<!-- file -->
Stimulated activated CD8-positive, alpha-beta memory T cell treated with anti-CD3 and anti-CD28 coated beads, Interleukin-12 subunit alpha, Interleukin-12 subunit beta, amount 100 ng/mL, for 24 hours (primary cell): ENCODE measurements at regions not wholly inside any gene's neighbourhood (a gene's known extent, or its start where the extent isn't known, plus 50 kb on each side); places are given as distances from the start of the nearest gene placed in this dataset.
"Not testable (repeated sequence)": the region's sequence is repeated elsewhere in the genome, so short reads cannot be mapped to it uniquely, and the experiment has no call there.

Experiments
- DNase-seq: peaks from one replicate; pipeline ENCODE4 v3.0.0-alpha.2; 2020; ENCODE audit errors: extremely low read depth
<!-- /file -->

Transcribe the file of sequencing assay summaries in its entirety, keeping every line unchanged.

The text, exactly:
Stimulated activated CD8-positive, alpha-beta memory T cell treated with anti-CD3 and anti-CD28 coated beads, Interleukin-12 subunit alpha, Interleukin-12 subunit beta, amount 100 ng/mL, for 24 hours (primary cell): ENCODE measurements at regions not wholly inside any gene's neighbourhood (a gene's known extent, or its start where the extent isn't known, plus 50 kb on each side); places are given as distances from the start of the nearest gene placed in this dataset.
"Not testable (repeated sequence)": the region's sequence is repeated elsewhere in the genome, so short reads cannot be mapped to it uniquely, and the experiment has no call there.

Experiments
- DNase-seq: peaks from one replicate; pipeline ENCODE4 v3.0.0-alpha.2; 2020; ENCODE audit errors: extremely low read depth